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Criminal Defense Blog

The Law Office of Jerry Jenkins

Juvenile Delinquency Attorney Orlando Fl

A juvenile delinquent is defined as a minor who committed an act in violation with the law. Depending on the severity of the act, the youth in violation may be charged with a delinquent act or with an actual crime, in which case, they could be tried as an adult in the respective court. Once the youth has been observed or is implicated in an act that violates the law, an officer of the law becomes involved and from that point on, the implications and punishment varies substantially depending on the situation.

If the violation isn't severe, the youth can be given a civil citation. This is a preventative measure taken by the state of Florida to :

a) Reduce the rate of Juvenile Delinquency

b) Give youth another opportunity/ alternative to potentially being criminalized.

Otherwise, the youth is taken into custody where an assessment known as the D.R.A.I (Detention Risk Assessment Instrument) is used to determine where the youth should be placed pending a court date. Depending on the evaluation done, there are a number of potential outcomes where the youth could be:

1) Placed in a Diversion Program - This is typically an option when the youth is being charged with a minor crime. The goal is to keep the youth in their own community where they may be required to participated in Arbitration, Mentoring Programs, Alternative Schooling or Juvenile Alternative Services Program, Teen Court, Intensive Delinquency Diversion Services. They are assigned a Probation Officer who oversees their compliance with the program. In some cases, the youth could be required to live in a residential facility. Depending on the individual, the court may impose sanctions or conditions to follow such as restitution, treatment for substance abuse, therapy, avoid contact with co-defendants and/or the victim (if applicable). Curfew may also be imposed and the drivers license of the youth may be confiscated.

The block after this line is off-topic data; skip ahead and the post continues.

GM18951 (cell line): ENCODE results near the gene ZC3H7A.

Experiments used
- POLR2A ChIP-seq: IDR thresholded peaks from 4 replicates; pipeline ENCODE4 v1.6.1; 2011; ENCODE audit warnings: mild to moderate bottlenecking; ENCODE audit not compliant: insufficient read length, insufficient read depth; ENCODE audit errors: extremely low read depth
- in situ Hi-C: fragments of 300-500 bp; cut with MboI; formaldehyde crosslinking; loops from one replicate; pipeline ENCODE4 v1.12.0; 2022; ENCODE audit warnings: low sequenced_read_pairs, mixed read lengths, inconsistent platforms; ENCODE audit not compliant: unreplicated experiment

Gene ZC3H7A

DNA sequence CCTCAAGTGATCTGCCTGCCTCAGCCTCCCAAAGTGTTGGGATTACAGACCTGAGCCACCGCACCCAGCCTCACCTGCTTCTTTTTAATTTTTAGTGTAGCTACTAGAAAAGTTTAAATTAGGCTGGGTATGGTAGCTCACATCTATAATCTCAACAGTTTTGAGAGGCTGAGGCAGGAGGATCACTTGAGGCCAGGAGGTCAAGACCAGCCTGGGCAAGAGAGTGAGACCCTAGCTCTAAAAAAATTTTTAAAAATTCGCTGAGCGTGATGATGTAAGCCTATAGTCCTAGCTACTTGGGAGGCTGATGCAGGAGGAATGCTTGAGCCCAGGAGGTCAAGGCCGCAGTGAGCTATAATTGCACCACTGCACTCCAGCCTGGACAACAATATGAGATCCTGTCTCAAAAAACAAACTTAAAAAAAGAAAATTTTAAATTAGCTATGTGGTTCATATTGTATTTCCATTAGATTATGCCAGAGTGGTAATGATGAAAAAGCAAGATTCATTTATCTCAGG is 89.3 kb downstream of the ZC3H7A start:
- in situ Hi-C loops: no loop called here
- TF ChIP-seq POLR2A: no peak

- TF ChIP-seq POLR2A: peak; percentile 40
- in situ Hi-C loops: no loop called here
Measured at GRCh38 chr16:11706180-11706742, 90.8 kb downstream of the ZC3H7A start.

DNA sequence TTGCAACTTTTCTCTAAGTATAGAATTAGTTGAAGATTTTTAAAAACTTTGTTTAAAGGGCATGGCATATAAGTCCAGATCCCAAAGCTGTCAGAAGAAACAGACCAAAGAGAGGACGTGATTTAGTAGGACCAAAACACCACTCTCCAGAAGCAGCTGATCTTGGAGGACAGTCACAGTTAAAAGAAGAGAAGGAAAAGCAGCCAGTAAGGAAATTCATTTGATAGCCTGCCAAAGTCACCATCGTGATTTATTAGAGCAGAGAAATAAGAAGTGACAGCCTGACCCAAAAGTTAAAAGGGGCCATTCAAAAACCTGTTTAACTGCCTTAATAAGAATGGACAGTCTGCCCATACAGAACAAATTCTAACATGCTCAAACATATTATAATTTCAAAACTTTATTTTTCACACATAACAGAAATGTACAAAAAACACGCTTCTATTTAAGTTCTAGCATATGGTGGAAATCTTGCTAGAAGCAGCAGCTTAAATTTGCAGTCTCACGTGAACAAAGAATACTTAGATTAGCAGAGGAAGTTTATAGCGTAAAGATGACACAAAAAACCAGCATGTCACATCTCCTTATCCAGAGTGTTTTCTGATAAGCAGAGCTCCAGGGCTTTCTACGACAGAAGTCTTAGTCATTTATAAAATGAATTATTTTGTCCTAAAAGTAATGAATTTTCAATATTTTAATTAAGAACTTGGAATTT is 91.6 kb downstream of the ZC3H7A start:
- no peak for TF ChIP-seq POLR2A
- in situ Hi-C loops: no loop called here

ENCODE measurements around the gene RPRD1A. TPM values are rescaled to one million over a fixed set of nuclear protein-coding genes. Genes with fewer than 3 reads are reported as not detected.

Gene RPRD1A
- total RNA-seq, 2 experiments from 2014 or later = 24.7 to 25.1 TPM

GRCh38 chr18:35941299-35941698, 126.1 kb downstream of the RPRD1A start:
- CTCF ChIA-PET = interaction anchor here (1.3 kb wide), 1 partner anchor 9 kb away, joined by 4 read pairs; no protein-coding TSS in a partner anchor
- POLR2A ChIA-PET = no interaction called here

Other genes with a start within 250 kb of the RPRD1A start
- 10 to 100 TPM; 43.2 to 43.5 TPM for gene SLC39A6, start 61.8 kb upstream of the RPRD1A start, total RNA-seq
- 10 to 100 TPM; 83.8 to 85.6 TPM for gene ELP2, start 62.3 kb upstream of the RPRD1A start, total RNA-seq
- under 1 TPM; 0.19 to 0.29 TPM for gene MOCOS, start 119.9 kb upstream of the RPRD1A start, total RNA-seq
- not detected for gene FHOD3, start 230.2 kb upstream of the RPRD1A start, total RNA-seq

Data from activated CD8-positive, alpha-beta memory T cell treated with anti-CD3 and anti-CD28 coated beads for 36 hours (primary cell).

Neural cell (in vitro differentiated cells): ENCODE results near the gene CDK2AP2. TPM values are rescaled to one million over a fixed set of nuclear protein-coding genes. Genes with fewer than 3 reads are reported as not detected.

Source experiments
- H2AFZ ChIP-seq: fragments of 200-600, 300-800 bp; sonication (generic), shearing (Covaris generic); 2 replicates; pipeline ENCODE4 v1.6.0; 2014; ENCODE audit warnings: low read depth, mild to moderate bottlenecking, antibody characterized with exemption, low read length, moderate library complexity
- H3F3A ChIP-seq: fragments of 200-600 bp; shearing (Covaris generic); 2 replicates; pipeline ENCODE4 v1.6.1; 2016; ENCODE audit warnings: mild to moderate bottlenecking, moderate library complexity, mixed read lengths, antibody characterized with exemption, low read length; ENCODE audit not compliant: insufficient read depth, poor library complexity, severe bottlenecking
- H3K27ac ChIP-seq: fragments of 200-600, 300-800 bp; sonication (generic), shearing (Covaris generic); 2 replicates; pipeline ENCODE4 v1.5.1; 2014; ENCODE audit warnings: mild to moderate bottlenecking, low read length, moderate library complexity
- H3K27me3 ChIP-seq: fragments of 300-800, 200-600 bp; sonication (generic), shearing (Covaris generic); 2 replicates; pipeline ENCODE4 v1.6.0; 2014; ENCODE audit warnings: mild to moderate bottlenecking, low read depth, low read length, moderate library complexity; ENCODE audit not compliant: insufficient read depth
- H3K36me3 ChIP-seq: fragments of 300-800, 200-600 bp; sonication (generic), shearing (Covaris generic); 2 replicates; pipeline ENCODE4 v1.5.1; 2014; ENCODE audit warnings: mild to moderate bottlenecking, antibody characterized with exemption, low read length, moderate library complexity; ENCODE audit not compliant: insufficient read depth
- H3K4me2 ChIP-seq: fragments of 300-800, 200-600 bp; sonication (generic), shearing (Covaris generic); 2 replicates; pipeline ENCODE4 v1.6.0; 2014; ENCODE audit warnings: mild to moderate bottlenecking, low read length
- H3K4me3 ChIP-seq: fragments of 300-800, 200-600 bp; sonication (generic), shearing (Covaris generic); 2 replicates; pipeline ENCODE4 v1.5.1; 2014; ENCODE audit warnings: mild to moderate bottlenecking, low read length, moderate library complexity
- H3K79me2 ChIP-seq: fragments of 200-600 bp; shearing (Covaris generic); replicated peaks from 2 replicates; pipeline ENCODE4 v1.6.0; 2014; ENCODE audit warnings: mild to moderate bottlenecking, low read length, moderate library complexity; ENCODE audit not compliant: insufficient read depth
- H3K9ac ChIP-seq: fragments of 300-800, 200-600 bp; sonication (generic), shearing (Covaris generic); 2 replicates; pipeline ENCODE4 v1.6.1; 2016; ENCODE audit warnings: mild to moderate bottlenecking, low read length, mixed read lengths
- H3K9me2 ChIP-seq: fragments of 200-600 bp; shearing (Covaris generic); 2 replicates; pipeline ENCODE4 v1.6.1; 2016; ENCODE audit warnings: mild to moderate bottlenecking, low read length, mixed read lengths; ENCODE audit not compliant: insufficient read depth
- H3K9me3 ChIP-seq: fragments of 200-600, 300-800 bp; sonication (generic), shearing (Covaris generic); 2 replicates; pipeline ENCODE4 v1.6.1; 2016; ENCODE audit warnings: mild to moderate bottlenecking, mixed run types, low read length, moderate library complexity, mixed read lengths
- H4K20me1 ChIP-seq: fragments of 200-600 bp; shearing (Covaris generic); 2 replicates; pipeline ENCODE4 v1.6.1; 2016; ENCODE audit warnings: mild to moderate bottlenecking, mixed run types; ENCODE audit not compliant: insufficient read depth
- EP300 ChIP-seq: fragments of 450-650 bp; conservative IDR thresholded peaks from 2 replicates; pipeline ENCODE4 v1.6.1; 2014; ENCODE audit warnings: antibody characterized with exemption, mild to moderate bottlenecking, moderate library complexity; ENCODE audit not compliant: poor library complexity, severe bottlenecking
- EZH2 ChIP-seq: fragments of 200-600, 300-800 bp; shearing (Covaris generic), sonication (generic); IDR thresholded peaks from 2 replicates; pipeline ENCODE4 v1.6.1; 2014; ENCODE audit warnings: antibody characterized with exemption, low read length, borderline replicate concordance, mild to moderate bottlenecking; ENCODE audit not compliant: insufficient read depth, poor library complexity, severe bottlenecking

2) Charged as an Adult in Adult Court- In this case the court must provide an order specifying the facts and factors that influenced their decision to charge the youth as an adult. The court uses a number of criteria to determine whether adult sanctions should be imposed including but not limited to:

◦ Seriousness of crime

◦ Safety of community,

◦ Nature of the offense (spontaneous or premeditated, violent or non-violent?)

◦ Was the crime against a person or property?

◦ History of the Child (Criminal and Social Services)

◦ Probation history

◦ Probable Cause

◦ The maturity of the youth in question

3) Placed into the Juvenile Detention Alternative Initiative, this program was designed to reduce the impact incarceration has on the state by reducing over-crowding in detention facilities and taxpayer dollars. Its goal is to provide youth in violation of the law the opportunity to become productive members of society.

Under certain circumstances, the youth is placed in a secure detention center while the court evaluates the case. The alternative to being held in a detention facility is awaiting the court date at home. Eventually the case will either be dropped, adjudication will be withheld (youth is released) or the youth will be adjudicated and placed in a residential facility. In many cases a youth is assigned to a Juvenile Probation Officer that enforce the court order. If you are the parent of a youth found in violation of the law there are many things to consider. Regardless of the circumstances surrounding the incident, once a youth is taken into custody, retaining an attorney who has knowledge of the system will give the child the best opportunity at receiving a favorable outcome.